Although climate-smart shopping makes you feel good, your wallet can feel the sting. How much extra are we really prepared to pay for more sustainable alternatives?

Many people can consider paying a bit more for foods that result in lower carbon dioxide emissions or promote biodiversity. Now, researchers at the Swedish University of Agricultural Sciences will determine how much. In a new project, the researchers will collect data from a major grocery chain to find out what it takes for more people to shop more sustainably, and above all to buy more plant-based foods.

“It’s really exciting. I’ve wanted to do this for years,” says Sarah Säll, who studies economic instruments within food consumption.

Consumer guidance only goes so far

To make food consumption more sustainable, we simply can’t place more products of vegetable origin on the shelves or give consumers more guidance through climate labelling for food products. These are important steps, but policy instruments are also needed to make more sustainable products economically attractive, Säll explains.

“Although meat consumption has decreased in recent years, it’s happened too slowly and sales of organic goods have stagnated at 10 percent of total sales. Putting all the responsibility for changing our food consumption patterns on consumers doesn’t work,” she says.

The price tag is king

For many consumers, price ultimately has the greatest impact on the foods we choose to buy. This is why increasing the consumption of more sustainable food products partly relies on controlling the price relationship between, for example, imported goods and locally produced goods, and between animal products and plant-based products, so that it becomes relatively cheaper to make sustainable choices, Säll claims.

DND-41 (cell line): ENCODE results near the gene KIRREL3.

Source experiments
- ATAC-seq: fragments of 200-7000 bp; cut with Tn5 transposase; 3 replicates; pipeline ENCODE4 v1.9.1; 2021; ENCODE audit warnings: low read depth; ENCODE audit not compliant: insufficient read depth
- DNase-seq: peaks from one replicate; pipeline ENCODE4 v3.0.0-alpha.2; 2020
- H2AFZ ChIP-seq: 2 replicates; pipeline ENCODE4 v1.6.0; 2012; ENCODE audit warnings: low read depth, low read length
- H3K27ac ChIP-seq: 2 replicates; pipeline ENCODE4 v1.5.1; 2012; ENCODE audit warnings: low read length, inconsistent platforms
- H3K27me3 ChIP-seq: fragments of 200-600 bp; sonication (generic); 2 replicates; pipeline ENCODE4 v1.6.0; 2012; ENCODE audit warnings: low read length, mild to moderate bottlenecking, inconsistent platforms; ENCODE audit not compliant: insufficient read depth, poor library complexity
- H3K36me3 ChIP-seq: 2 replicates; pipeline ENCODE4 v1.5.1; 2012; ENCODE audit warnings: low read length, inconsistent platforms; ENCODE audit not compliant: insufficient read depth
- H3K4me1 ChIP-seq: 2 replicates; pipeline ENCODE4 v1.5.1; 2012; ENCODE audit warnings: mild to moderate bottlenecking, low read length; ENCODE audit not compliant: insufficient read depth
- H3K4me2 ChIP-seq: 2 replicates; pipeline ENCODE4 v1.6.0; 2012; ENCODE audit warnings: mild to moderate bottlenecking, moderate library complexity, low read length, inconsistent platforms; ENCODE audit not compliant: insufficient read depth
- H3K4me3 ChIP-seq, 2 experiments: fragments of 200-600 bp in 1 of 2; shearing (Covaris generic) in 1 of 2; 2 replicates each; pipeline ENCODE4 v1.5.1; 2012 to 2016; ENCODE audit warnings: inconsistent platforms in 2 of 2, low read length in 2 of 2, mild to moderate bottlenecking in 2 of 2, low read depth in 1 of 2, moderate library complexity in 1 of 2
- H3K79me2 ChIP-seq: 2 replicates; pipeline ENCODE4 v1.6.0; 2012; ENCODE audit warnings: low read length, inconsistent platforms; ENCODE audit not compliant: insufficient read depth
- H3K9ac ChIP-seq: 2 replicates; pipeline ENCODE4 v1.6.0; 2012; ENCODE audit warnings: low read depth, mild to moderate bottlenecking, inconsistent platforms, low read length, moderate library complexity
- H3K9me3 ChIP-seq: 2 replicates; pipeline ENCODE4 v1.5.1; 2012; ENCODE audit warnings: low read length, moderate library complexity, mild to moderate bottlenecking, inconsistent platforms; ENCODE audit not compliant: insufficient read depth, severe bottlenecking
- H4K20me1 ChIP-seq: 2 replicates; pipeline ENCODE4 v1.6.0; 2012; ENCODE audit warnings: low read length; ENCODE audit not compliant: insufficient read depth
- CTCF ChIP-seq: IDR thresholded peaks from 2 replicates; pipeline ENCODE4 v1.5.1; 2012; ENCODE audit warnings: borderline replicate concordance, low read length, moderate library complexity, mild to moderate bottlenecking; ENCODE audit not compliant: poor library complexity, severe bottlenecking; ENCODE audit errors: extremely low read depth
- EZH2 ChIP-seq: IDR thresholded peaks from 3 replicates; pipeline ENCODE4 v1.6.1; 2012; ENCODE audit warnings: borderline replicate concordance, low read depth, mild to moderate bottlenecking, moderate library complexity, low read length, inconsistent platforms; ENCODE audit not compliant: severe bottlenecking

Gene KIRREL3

One way to control the difference in prices is to impose taxes on certain goods and subsidize others. Support measures can also be introduced for producers to make it more profitable for them to produce climate-smart products.

Input for policymakers

Based on analyses of the data from the grocery store in her study, Säll hopes that they will be able to provide policymakers with input on the effects of a variety of instruments. In the long run, she hopes that the project will make a contribution in the transition to a more sustainable food system. Since the study only covers one store, the findings must be interpreted with caution. Still, Säll believes that they will be able to provide important new knowledge.

“We’ll be able to see the willingness to pay for a specific item and how consumers act when prices are raised and lowered,” she says.

So what happens if there is a sale on Swedish apples? How cheap do they need to be for consumers to choose them over imported oranges and bananas? Perhaps there is a magical limit, or perhaps consumers will continue buying bananas anyway because that is what they want.

“Not everything can be solved through pricing. Take dried beans, which are really cheap – people will buy meat even if the beans get even cheaper. But we know that price is an important factor, although it probably needs to be supplemented with other data-based instruments, Säll says.

Survey of farmers

Over the course of the project, the researchers will study more than consumer behaviour alone. They plan to conduct a survey among farmers.

“We haven’t gotten that far with it yet, but we hope to discover what they need to make it more profitable to switch to more sustainable food production,” she says.


Charlie Olofsson text
Lisa Del Papa translation

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